Technical Comments

Response to Comment on “30,000-Year-Old Wild Flax Fibers”

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Science  25 Jun 2010:
Vol. 328, Issue 5986, pp. 1634
DOI: 10.1126/science.1187161

Abstract

Bergfjord et al. express doubts regarding our identification of flax fibers on the basis of the morphology of their internal layers. The authors use microphotographs and descriptions of the outer layers of fibers as arguments for their claims. Morphology and structure of the outer and inner parts of fibers are radically different, however, rendering their reservations misplaced.

We reported the identification of wild flax fibers based on the morphology of the internal layers of the fibers, which were exposed due to the chemical treatment applied in palynological sample preparation (1). The morphology of the internal layers is considerably different from the structure of the outer layers of the flax fibers. This is substantiated through a series of laboratory experiments that tested recent plant material of different taxons. Exposure of the internal structure of modern flax fibers was achieved by subjecting the fibers to damage procedures analogous to the treatment of palynological samples in which chemically active substances such as potassium hydroxide, acetic anhydrite, sulphuric acid, and others were employed.

Following this procedure, we identified the taxonomic characteristics of various basts. These characteristics are missing in the outer layers of fibers, yet can be consistently used for identification of fossilized plant fibers. We noticed in the case of flax that each fiber consists of multiple segments of equal length. The segments are clearly visible and are distinctly separated from each other by deep linear grooves. The fibers’ surface is not smooth but rather linear. The end of the short fiber segments is always straight, as if cut across. These features were observed during the study of more than a thousand modern flax samples, as well as several thousand ancient fibers uncovered by archaeological investigations.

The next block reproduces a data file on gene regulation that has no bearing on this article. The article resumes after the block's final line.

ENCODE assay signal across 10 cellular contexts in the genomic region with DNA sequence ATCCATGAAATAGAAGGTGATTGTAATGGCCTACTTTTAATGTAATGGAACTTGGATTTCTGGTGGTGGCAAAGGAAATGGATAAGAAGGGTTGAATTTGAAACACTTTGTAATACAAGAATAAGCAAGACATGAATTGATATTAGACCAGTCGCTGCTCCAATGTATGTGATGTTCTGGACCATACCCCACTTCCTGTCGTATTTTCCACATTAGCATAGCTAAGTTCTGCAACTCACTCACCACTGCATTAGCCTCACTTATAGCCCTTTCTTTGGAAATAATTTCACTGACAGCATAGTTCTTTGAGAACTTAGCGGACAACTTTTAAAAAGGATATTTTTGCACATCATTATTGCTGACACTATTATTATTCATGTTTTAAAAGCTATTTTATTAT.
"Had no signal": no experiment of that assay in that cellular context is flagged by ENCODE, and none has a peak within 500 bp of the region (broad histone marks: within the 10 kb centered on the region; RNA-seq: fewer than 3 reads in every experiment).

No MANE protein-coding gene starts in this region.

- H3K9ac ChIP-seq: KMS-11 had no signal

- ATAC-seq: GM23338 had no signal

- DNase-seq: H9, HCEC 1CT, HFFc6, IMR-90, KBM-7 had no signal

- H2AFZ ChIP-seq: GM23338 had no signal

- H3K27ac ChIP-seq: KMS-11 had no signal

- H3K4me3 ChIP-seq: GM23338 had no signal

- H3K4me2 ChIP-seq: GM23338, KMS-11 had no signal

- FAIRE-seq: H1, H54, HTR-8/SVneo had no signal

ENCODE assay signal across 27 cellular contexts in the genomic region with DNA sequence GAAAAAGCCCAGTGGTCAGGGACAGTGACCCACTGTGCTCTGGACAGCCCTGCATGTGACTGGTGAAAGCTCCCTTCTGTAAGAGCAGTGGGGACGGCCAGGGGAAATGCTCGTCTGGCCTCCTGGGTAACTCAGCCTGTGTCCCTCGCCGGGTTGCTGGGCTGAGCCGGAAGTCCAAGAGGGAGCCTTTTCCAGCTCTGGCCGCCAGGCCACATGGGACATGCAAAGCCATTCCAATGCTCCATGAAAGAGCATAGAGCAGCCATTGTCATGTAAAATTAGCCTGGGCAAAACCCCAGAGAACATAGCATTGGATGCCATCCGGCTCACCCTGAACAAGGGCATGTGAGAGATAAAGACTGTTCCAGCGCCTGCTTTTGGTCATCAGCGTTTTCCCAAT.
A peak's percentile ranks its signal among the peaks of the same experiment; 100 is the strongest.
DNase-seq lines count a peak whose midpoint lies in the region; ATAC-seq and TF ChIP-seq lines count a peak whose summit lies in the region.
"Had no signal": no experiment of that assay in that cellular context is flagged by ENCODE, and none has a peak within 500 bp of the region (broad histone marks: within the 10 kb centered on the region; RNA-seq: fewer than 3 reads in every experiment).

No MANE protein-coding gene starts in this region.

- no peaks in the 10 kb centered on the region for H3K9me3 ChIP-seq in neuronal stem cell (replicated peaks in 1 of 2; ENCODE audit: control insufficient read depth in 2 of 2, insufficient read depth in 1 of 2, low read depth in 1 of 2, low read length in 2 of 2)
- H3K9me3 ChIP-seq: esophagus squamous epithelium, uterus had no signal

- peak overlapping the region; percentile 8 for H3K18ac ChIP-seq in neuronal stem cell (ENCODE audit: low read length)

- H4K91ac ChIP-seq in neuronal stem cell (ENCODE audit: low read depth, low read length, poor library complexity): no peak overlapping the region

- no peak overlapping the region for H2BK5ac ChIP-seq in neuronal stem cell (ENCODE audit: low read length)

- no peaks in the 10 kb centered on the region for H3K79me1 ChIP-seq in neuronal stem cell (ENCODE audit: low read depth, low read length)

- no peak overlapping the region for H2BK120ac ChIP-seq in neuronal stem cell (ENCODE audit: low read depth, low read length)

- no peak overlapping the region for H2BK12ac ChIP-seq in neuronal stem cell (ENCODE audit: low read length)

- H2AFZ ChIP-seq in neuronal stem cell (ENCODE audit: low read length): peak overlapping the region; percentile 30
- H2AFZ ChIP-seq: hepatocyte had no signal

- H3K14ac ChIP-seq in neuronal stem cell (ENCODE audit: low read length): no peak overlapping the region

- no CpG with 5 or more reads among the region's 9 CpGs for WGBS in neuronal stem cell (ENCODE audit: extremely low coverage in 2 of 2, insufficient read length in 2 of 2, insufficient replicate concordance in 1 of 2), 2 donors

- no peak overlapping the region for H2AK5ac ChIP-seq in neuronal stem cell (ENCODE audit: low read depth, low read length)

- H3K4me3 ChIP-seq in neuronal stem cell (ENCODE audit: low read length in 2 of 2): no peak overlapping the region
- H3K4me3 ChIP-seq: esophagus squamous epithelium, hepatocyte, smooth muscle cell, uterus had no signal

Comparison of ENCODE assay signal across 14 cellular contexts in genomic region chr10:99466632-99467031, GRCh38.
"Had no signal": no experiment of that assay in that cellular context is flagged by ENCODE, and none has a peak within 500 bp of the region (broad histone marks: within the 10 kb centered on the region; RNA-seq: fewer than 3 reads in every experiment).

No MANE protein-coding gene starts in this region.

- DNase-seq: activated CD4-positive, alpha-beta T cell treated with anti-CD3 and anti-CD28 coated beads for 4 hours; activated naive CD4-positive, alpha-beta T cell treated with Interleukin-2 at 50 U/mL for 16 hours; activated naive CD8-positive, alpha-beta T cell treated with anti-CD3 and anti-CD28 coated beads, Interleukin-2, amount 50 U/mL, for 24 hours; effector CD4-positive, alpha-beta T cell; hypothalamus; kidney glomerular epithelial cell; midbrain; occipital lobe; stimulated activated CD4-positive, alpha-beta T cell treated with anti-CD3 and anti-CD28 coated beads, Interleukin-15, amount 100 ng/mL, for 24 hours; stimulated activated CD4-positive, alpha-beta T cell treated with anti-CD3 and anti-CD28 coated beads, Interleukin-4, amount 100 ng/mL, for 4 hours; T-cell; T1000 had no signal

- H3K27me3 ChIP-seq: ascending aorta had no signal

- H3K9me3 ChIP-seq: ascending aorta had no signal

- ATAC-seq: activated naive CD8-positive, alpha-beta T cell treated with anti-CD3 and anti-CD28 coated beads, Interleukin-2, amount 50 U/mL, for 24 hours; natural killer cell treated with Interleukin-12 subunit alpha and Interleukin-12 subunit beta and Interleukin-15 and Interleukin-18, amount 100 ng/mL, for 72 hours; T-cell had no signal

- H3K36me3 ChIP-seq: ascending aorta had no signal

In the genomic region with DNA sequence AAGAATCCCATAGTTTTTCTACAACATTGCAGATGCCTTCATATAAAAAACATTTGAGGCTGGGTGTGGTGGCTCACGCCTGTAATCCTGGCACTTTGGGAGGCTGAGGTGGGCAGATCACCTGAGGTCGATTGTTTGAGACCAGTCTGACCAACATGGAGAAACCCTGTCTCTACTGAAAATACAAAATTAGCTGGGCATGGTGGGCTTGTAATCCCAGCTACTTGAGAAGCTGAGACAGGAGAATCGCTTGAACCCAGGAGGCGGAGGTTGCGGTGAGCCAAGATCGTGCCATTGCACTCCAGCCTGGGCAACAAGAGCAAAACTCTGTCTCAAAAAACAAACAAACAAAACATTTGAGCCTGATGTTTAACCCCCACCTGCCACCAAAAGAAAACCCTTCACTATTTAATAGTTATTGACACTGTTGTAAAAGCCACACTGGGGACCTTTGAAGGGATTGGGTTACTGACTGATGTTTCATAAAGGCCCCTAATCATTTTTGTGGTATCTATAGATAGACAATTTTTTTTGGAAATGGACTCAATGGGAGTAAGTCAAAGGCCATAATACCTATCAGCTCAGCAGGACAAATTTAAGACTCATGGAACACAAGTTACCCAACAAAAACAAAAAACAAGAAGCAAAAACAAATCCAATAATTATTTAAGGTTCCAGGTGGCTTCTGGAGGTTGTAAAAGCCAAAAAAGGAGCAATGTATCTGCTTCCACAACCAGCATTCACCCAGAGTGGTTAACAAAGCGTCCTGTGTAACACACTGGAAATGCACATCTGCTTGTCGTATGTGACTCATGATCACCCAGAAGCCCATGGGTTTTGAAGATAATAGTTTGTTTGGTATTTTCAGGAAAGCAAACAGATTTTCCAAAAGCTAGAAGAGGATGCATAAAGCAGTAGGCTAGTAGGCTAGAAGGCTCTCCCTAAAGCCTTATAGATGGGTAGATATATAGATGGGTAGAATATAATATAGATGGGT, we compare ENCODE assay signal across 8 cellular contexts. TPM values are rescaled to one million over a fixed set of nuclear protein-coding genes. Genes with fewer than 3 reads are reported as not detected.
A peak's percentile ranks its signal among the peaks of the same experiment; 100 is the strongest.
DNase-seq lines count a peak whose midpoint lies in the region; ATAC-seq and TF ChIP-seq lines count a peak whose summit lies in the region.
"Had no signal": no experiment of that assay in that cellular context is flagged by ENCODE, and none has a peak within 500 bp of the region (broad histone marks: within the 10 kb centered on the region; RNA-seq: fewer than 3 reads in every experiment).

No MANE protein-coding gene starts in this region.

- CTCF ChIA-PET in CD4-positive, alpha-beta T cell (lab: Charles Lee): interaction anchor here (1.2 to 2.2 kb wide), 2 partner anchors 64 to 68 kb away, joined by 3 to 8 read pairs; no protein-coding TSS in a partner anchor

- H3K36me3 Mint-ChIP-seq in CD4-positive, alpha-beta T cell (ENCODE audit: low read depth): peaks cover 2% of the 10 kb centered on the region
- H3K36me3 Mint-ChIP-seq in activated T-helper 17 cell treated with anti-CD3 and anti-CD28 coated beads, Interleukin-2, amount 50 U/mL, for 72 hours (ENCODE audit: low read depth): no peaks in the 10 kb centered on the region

During the next step of our analysis (1), we compared the internal structure of the flax fibers with the internal structure of other plant fibers, including nettle, hemp, and cotton—species most commonly used for textile production. The comparison demonstrated clear differences in the morphology of the inner layers of each of the plants, as visible in Fig. 1. In nettle fibers, the segments are of uneven length and lack deep grooves with straight borders. The internal structure of hemp is generally not segmented. Also, the surface morphology is different, and fiber extremities are not straight. Thus, our results are in accordance with the opinion that the internal structure of fibers (similarly to other vegetative or generative parts of plants) is a reliable criterion for their taxonomic identification (2, 3).

Fig. 1

Modern fibers from the collections of the Institute of Paleobiology, National Museum of Georgia. 1, flax; 2, hemp; 3, nettle. The photos were taken using light microscope E. Leitz (Wetzlar).

We cannot agree with the conclusion of Bergfjord et al. (4) that light microscopy does not allow the identification of various bast fibers. The research history of bast fibers demonstrates the opposite. Light microscopy has revealed time and again the essential characteristic traits of fiber morphology and allowed plant identification (511). The use of different methods, such as DNA analysis, x-ray microdiffraction, and polarization microscopy is undoubtedly suitable for the verification of bast fibers. But so is the identification of plant fibers as palynomorphs, demonstrated through numerous laboratory experiments comparing modern and archaeological samples (12).

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